Weekly musings, 6/17/18: backs and standing up

I was recently watching someone whose back was acting up move. She looked uncomfortable transitioning from sitting to standing, and it took a few steps for her walking gait to even out. She’s athletic, and didn’t seem overly concerned about- it was obvious she saw it as a nuisance, not a permanent situation.

Back pain happens. Professional organizations estimate that up to 80% of the population will have back pain at some point in their lives. Usually it’s temporary, like a cold, and disappears quietly without fanfare. If you wake up with a back ache, there are a few things you can do to try and ease the discomfort during the healing process.

Move. Walking usually helps. So does gentle mobility work in other places. (I usually stay away from the spine for the first few days, and then introduce easy movement in the parts of the spine that aren’t painful).

If it hurts to do a certain movement, like standing up out of a chair, see if you can figure out a way to load your skeleton a little bit differently. Instead of standing with your feet parallel, for instance, try staggering your feet a little bit. You can also shift your perspective and see if you can feel your abdominals and your legs supporting you when you transition. This tends to help.

Make sure you breathe. Long exhales occasionally will help calm the nervous system down and change the position of your thoracic spine. Inhaling into different places can change how you are loading the skeleton.

Do something relaxing. Massage, acupuncture, floating… Anything that you enjoy that takes your mind off of the discomfort can be beneficial.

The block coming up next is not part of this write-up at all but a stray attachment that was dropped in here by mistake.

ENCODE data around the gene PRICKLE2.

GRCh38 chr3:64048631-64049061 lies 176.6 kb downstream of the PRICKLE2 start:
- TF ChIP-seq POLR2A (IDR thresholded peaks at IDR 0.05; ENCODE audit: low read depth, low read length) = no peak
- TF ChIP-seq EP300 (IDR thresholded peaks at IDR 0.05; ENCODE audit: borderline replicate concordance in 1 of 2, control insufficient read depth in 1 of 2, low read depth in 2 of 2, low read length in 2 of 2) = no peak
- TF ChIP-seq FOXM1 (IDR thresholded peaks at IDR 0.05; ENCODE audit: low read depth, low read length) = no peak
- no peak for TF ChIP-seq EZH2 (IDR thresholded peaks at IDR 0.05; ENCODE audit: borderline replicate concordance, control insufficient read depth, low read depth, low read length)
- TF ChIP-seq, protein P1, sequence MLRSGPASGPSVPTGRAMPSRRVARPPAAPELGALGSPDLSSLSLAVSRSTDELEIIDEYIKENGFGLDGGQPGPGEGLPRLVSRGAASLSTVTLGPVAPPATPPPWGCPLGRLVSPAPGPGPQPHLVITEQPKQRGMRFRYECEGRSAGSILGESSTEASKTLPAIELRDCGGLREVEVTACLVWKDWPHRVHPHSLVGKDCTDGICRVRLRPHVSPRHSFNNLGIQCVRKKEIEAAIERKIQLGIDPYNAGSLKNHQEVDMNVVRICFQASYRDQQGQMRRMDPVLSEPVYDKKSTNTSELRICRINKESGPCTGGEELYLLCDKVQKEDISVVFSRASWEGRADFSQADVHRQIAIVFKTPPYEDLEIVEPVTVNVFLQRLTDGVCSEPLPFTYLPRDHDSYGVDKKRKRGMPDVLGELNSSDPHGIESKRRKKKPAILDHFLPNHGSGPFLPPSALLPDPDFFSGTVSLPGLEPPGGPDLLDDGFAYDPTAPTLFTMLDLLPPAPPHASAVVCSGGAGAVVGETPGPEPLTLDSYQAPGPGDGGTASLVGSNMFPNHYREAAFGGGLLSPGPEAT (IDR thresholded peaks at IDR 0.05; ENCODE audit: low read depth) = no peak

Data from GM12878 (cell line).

Give it time to heal. Your body is intelligent. If you move in a way that hurts, don’t repeatedly move in that way. And when you are healed, if you aren’t already doing some form of general exercise, either aerobic exercise or strength training, consider implementing a consistent exercise program. While nothing is a guarantee against low back pain, research does show that aerobic and resistance training improve outcomes in people with chronic low back pain that doesn’t appear to have a specific cause.*

https://www.ncbi.nlm.nih.gov/pubmed/29889056

Weekly musings, 6/10/18: Synergistic movement

Weekly musings, 6/10/18: Synergistic movement
In the book, “Human Motor Control, second edition,” by David Rosenbaum, he writes, “Simultaneous flexion of the wrist and elbow is easier than flexion of the wrist and extension of the elbow, or extension of the wrist and flexion of the elbow.” Simply put, it is more natural to bend the elbow while the wrist bends the fingers towards the upper arm than it is to bend the elbow while the wrist extends the fingers away from the upper arm.

You are structured to move via a series of synergistic movements. When you step, as the body moves over the foot, the foot flattens a little bit, the lower leg rotates in, and the upper leg rotates in. As you prepare to toe off and propel your body forward, the situation reverses. It happens automatically, without you thinking about it. 

Sometimes, traumatic injuries happen, or we are told to hold ourselves a specific way, or we stop doing specific movements and our bodies lose touch with these synergistic patterns. These patterns allow efficiency for things like walking and reaching, but moving the uncoordinated way occasionally is okay, too. It’s just that when the uncoordinated way becomes the default pattern, efficiency is lost, making basic activities a little more challenging. 

How can you determine whether you are moving in ways that are synergistic or not? Try doing the opposite of what you normally do once in a while. How does it feel? When you straighten your elbow and bend your wrist, what happens? What about when you straighten your elbow and extend your wrist? How does it feel to let your weight be in the outsides of your feet when you are standing? What happens if you place the weight on the insides of your feet? How does your lower leg rotate when you place weight on the outside of your feet? What happens if you move your lower leg the other direction? How does that feel?

Slowing down and feeling the different ways the bones can organize during movement tasks gives your nervous system options. It helps the nervous system determine what the most efficient way to perform different skills actually is, and it reminds you, the participant, that there is more than one way to perform a task. 

Weekly musings, 6/3/18: expert, chunking, and patterns